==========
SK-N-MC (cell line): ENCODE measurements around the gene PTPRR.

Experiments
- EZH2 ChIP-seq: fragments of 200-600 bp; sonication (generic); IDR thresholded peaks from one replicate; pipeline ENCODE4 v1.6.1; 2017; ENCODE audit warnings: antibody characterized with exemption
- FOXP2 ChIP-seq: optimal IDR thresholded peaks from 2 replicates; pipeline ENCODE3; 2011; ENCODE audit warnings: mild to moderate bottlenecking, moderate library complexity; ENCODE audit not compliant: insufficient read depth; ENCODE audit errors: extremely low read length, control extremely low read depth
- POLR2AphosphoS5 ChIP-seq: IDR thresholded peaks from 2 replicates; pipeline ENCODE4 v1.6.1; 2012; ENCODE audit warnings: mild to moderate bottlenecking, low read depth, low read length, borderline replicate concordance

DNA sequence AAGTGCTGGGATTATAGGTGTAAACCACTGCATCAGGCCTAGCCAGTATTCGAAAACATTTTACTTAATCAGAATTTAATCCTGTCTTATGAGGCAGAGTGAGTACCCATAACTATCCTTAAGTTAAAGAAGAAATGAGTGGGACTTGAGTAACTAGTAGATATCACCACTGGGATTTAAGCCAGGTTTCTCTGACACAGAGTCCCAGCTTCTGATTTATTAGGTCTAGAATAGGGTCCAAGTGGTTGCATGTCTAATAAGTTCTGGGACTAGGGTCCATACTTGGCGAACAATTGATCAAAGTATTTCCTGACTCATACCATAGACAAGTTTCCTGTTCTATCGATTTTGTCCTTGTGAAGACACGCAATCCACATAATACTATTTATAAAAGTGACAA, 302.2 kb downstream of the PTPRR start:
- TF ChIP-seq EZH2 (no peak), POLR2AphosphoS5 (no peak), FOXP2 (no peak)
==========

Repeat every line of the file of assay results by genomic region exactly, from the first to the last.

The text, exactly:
SK-N-MC (cell line): ENCODE measurements around the gene PTPRR.

Experiments
- EZH2 ChIP-seq: fragments of 200-600 bp; sonication (generic); IDR thresholded peaks from one replicate; pipeline ENCODE4 v1.6.1; 2017; ENCODE audit warnings: antibody characterized with exemption
- FOXP2 ChIP-seq: optimal IDR thresholded peaks from 2 replicates; pipeline ENCODE3; 2011; ENCODE audit warnings: mild to moderate bottlenecking, moderate library complexity; ENCODE audit not compliant: insufficient read depth; ENCODE audit errors: extremely low read length, control extremely low read depth
- POLR2AphosphoS5 ChIP-seq: IDR thresholded peaks from 2 replicates; pipeline ENCODE4 v1.6.1; 2012; ENCODE audit warnings: mild to moderate bottlenecking, low read depth, low read length, borderline replicate concordance

DNA sequence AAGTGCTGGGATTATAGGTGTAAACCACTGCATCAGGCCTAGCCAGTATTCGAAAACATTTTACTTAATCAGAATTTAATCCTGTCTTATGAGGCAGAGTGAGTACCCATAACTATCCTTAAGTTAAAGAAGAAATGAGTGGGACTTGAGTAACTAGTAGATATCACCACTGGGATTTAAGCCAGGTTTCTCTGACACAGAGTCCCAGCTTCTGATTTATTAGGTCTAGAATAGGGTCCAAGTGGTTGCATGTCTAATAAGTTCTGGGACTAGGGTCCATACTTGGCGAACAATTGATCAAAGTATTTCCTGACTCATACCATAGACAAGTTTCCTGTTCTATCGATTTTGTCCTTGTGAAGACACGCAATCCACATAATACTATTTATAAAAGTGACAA, 302.2 kb downstream of the PTPRR start:
- TF ChIP-seq EZH2 (no peak), POLR2AphosphoS5 (no peak), FOXP2 (no peak)